A day in the digital life: a preliminary sousveillance study
Fletcher, G, Griffiths, M and Kutar, M 2011, A day in the digital life: a preliminary sousveillance study , in: A Decade in Internet Time Symposium on the Dynamics of the Internet and Society, 21 - 24 September 2011, University of Oxford. (Unpublished)
This is the latest version of this item.
|PDF - Updated Version |
Download (169kB) | Preview
A decade ago, Castells argued that most surveillance would have no directly damaging consequences. He proposed that what should be of more concern were the unpredictable consequences of our over-exposed lives, the lack of explicit rules for on-line behaviour and how this then was interpreted by a ‘multitude of little sisters’ who process and store this information, forever (Castells 2001:180). A decade later, these conjectures are still valid but are now at a critical level as individuals passively volunteer personal information while government and commercial organisations aggressively amass these snippets into correlated data. As boundaries between on-line and off-line blur, and geo-locative applications grow in popularity, we echo Castells by asking, what will be, and what are, the privacy implications of existing in a technologically saturated environment? The human data trail now begins prior to conception and continues after death. We aim to develop a methodology to enable us to quantify this trail and to examine the impact that such amassment of data has on society, communities, and personal identities within the UK. The reality is that the digital footprint is a significant research challenge to identify and then quantify. There is a critical need to capture relevant activities in a holistic and interconnected manner in order to enable understanding of the societal implications. We describe a preliminary study which will be used as a starting point to develop appropriate methods for quantification and analysis of the 21st century digital footprint.
|Item Type:||Conference or Workshop Item (Paper)|
|Uncontrolled Keywords:||Privacy, digital footprint, identity, surveillance, sousveillance, digital identity|
|Themes:||Media, Digital Technology and the Creative Economy|
|Schools:||Colleges and Schools > College of Business & Law > Salford Business School > Centre for Digital Business|
|Depositing User:||Dr Maria Kutar|
|Date Deposited:||30 Nov 2011 11:14|
|Last Modified:||17 Dec 2012 13:28|
|References:||Bendle, M. (2002), The Crisis of ‘Identity” in High Modernity, British Journal of Sociology, 53(1): 1-18. Bhargav-Spantzel, A., Squicciarini, A., Young, M. and Bertino, E., (2007), Privacy Requirement identity Management Solutions’ in Editors MJ Smith, G. Salvendy: Human Interface, Part II, HCII 2007, LNCS 4558, 694-702, Springer-Verlag Berlin Heidelberg. Boyd, d. 2010. "Privacy and Publicity in the Context of Big Data." WWW. Raleigh, North Carolina, April 29. Businesswire (2010) Accessed August 2011 at http://www.businesswire.com/news/home/20101006006722/en/Digital-Birth-Online-World Castells, M. (2001), The Internet Galaxy: Reflections on the Internet, Business and Society. Oxford: Oxford University Press. Cecez-Kecmanovic, D. (2001), Doing Critical IS Research: the Question of Methodology. In Qualitative Research in Information Systems: Issues and Trends (Trauth, E. Ed.), pp.142-163, Hershey, PA: Idea Group Publishing. Clarke, R. (1994) The digital persona and its application to data surveillance. The Information Society 10(2), 77-92. Hine, C. (2000) Virtual Ethnography. London: Sage. Johnson, B. (2010), Privacy no longer a social norm, says Facebook founder, The Guardian, accessed in August 2011 from http://www.guardian.co.uk/technology/2010/jan/11/facebook-privacy O’Donnell, A., Jetten, J. and Ryan, M. (2010a), Who is watching over you? The role of shared identity in perceptions of surveillance’, European Journal of Social Psychology, 40, 135-147 O’Donnell, A., Jetten, J. and Ryan, M. (2010), Watching over your own: How surveillance moderates the impact of shared identity on perceptions of leaders and follower behaviour, European Journal of Social Psychology, 49, 1046-1061. Parsell, M. (2008), Pernicious Virtual Communities: Identity, Polarization and the Web 2.0. Ethics and Information Technology, 10:1, 42-56. Rathje, W. and Murphy, C. (2001) ‘Rubbish: The Archaeology of Garbage’, Tuscon : University of Arizona Press. Solove, D. (2004), The Digital Person: Technology and Privacy in the Information Age, New York University Press and London Tavani, H. T., (2011) Ethics and Technology: Controversies, Questions and Strategies for Ethical Computing. 3rd Edition. Wiley Wajcman, J. (2002), Addressing Technological Change: The Challenge to Social Theory, Current Sociology, 50(3): 347-363, London: Sage Publications. Wells, H. and Wills, D. (2009) Individualism and Identity: Resistance to Speed Cameras in the UK. Surveillance and Society 6(3): 259-274. Zittrain, J. (2008), ‘The Future of the Internet and How to Stop It’, Yale Books, Unbound, Yale University Press. Accessed 28-08-2011|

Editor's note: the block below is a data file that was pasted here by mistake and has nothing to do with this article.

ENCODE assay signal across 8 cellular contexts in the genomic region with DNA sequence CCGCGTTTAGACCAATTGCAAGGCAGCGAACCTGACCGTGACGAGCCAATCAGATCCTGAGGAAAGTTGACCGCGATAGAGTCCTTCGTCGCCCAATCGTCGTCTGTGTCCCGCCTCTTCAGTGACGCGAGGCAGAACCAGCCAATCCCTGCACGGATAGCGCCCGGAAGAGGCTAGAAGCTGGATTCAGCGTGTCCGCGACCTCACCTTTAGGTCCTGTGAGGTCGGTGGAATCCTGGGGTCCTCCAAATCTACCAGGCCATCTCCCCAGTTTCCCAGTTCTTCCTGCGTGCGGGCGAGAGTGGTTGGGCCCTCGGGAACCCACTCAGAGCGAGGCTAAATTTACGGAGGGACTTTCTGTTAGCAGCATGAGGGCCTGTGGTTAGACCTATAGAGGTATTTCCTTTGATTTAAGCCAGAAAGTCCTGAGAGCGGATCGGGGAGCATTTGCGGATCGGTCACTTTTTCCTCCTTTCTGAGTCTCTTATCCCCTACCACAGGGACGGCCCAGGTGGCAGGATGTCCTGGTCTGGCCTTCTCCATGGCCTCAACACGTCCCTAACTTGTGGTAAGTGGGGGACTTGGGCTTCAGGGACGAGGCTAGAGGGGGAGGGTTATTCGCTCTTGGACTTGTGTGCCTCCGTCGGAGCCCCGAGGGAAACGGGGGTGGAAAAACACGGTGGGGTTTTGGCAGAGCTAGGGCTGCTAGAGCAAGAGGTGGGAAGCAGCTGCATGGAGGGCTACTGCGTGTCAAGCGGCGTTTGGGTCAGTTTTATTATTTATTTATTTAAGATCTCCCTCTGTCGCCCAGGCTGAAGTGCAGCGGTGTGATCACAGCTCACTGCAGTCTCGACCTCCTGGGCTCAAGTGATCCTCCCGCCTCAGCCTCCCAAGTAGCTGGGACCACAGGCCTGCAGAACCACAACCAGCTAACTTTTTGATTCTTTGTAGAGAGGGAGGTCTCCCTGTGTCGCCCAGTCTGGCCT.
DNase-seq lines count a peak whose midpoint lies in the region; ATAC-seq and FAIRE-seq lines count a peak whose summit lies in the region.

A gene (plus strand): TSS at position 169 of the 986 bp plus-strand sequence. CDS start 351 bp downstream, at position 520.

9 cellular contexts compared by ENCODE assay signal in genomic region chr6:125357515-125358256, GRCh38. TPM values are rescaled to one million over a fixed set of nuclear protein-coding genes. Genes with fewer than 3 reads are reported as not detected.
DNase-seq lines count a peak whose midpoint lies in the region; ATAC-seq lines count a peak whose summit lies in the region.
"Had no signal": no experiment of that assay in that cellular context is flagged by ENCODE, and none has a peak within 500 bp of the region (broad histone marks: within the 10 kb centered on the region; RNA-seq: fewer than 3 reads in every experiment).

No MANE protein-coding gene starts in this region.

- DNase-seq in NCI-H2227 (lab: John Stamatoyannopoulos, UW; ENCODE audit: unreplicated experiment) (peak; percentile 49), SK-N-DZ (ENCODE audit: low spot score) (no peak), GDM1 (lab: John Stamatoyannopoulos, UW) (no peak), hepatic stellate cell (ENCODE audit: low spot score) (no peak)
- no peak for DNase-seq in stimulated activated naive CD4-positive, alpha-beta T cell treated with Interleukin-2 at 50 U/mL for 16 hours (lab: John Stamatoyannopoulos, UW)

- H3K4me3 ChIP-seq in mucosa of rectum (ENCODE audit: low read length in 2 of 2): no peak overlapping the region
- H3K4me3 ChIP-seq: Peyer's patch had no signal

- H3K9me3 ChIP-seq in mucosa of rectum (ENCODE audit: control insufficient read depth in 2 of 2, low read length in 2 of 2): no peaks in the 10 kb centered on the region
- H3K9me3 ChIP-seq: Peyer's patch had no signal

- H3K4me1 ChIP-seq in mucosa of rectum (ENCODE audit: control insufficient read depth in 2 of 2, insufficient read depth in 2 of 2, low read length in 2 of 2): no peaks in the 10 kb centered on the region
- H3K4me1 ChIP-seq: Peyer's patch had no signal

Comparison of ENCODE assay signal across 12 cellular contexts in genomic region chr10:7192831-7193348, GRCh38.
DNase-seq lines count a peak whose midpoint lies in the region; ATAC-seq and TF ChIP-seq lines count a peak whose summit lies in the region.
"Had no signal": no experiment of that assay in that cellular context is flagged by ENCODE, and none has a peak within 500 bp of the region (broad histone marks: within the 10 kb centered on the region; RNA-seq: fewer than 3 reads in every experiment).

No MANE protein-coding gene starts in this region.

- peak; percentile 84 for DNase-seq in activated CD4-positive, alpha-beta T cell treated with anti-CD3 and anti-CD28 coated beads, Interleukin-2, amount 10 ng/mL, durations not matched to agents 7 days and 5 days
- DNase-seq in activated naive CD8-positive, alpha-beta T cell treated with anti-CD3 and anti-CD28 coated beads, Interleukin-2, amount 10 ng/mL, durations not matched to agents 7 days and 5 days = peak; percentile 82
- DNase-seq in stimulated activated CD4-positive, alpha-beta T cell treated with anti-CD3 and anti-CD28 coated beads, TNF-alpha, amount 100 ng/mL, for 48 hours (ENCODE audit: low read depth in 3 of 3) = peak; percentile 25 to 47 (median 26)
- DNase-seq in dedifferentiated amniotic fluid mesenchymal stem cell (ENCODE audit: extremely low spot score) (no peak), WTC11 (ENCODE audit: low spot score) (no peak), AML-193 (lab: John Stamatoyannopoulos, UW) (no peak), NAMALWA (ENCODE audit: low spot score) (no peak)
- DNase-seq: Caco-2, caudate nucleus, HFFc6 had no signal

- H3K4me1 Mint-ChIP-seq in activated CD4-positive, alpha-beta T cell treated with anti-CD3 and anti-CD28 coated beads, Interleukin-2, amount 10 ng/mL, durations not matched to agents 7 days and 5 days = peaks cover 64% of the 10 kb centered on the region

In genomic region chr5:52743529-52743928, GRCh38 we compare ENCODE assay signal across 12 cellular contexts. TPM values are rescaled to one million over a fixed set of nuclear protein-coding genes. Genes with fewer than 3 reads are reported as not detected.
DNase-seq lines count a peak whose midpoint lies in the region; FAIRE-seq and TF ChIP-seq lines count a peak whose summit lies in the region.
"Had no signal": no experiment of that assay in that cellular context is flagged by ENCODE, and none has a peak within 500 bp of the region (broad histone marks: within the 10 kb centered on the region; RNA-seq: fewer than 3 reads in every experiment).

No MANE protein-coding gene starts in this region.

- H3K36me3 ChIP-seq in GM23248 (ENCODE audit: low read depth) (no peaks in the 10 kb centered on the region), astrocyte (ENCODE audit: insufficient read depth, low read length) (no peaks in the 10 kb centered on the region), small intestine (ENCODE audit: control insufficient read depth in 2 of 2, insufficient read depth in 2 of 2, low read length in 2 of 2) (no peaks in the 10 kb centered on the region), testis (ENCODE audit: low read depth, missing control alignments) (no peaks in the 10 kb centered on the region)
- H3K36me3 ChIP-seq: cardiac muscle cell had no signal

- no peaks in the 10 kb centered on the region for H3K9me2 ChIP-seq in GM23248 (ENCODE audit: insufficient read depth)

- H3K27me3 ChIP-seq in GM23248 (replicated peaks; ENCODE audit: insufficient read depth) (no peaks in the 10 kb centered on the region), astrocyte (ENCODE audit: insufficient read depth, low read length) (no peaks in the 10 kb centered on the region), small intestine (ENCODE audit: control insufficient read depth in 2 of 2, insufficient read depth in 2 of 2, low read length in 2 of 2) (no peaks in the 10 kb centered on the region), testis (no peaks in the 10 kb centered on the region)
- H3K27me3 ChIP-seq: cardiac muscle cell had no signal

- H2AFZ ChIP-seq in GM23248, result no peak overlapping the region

Available Versions of this Item
- A day in the digital life: a preliminary sousveillance study. (deposited 08 Sep 2011 10:06)
- A day in the digital life: a preliminary sousveillance study. (deposited 30 Nov 2011 11:14)[Currently Displayed]
Document DownloadsMore statistics for this item...
Actions (login required)
|Edit record (repository staff only)|